'Electoral playing field perfectly level... opposition enjoying democracy,' says Mnangagwa

Zimbabwean President Emmerson Mnangagwa has reportedly said that the electoral "playing field is perfectly level", following the uninterrupted demonstration by the Movement for Democratic Change (MDC) Alliance in Harare on Tuesday.

According to the state-owned Herald newspaper, Mnangagwa said that opposition parties were now enjoying democracy and were supposed to be happy that they were able to express themselves freely.

"They are enjoying democracy which exist in this country," Mnangagwa was quoted as saying.

"I think they are so happy that there is an environment where they can express themselves right, left and centre. But of course in relation to the forthcoming harmonised elections, already less than two week ago, I signed into law the reforms relating to the electoral act, so the playing field is perfectly level."

Thousands of opposition supporters took to the streets on Tuesday to call for electoral reforms to prevent fraud and voter intimidation ahead of presidential elections on July 30.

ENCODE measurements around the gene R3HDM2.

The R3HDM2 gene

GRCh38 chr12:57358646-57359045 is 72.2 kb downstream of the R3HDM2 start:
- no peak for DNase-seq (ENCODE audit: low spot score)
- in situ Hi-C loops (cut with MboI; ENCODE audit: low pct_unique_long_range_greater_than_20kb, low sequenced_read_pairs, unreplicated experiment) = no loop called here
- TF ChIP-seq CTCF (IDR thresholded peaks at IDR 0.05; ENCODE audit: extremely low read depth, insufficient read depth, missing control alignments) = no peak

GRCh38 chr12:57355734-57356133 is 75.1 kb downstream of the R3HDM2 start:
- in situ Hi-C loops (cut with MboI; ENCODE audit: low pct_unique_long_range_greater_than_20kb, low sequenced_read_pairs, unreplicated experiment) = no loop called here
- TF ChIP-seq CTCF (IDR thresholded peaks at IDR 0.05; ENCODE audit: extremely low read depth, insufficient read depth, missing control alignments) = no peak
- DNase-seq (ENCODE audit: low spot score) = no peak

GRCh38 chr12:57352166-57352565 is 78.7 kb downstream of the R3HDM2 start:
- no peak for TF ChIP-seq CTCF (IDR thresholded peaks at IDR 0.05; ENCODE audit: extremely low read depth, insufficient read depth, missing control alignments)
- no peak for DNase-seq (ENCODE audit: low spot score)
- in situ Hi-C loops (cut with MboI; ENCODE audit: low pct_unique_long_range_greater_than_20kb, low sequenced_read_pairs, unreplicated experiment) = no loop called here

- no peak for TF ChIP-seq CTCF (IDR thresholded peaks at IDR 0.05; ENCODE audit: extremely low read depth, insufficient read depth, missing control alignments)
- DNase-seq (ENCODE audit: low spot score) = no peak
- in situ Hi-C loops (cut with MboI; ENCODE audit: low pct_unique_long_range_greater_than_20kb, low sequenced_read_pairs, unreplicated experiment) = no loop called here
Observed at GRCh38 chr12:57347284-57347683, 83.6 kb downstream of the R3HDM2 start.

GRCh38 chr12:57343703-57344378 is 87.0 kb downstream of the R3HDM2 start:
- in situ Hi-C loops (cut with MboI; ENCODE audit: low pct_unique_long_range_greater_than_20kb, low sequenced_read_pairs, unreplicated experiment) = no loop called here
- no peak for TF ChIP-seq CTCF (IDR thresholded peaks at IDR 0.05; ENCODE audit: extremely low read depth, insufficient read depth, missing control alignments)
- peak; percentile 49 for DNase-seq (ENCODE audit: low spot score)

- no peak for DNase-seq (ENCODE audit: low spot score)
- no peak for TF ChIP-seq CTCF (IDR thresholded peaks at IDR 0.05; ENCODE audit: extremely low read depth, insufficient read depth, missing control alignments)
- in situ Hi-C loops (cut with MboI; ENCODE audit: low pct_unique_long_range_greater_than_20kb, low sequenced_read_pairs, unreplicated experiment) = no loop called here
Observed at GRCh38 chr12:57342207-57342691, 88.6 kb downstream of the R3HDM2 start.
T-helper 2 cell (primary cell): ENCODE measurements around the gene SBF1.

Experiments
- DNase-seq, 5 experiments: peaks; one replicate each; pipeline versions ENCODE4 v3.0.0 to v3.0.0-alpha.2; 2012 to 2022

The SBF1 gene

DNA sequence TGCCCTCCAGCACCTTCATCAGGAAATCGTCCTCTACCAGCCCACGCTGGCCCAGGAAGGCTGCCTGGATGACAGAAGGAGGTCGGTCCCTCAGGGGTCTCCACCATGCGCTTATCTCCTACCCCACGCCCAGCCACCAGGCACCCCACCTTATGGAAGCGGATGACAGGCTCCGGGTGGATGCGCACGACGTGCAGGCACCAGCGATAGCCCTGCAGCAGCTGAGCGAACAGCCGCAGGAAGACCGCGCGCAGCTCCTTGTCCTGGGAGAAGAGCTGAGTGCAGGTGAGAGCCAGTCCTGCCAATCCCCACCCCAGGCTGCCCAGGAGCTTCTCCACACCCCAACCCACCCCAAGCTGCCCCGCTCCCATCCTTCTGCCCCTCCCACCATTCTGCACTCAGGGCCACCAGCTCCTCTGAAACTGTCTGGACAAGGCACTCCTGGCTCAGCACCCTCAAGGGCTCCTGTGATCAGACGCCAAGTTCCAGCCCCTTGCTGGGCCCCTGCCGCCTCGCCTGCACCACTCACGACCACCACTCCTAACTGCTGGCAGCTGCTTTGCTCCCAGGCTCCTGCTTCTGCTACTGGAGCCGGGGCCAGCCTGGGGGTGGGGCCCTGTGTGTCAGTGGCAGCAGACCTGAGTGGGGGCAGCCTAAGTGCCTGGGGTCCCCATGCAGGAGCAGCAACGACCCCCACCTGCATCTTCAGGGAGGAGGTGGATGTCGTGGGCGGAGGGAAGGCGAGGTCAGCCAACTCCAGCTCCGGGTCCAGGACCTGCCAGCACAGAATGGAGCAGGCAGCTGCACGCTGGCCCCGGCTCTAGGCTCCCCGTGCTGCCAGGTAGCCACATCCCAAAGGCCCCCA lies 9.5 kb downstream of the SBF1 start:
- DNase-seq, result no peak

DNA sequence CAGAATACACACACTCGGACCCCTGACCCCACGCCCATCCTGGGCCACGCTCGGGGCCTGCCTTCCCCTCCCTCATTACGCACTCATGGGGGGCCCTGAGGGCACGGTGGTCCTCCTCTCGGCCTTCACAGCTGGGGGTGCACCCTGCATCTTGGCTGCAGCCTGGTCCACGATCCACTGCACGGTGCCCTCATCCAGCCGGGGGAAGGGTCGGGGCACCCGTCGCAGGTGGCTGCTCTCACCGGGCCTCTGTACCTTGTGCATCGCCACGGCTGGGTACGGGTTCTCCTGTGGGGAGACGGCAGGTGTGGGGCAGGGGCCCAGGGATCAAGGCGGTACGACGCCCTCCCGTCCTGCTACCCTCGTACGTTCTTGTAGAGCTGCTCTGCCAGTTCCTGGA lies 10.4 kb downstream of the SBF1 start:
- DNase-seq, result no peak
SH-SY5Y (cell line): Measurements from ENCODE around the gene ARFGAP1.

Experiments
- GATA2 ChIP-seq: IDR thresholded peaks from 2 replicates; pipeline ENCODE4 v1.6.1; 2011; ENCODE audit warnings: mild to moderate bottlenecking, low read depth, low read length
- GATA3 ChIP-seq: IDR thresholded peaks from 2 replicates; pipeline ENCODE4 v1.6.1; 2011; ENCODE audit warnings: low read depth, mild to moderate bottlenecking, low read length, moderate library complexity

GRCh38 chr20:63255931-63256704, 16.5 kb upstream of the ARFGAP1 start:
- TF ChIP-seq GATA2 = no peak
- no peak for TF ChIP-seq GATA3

Brandishing placards, singing and dancing, noisy activists defied the cold and marched with the main Movement for Democratic Change (MDC) to the country's electoral commission in Harare, halting traffic and drawing onlookers.

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"We will not allow an election which is not free and fair," MDC leader Nelson Chamisa told supporters after handing over a petition to the commission.

"We are prepared to do anything necessary. We will keep pressuring them. We will do this every day until we get the reforms we want."

Zimbabwean police, previously known for suppressing such events under former president Robert Mugabe, kept watch on the demonstrators after banning the ruling Zanu-PF from holding a counter-march.

The opposition's demands included an end to alleged military interference in the electoral commission.

The commission has denied it, saying only 15% of its staff was made up of retired security agents.

Other demands included an end to alleged state media bias, an audit of the voters' roll and transparency in the printing of ballots.

Former ruling party members who were now part of another opposition party backed by Mugabe also addressed the crowd and pledged to support Chamisa's candidacy.

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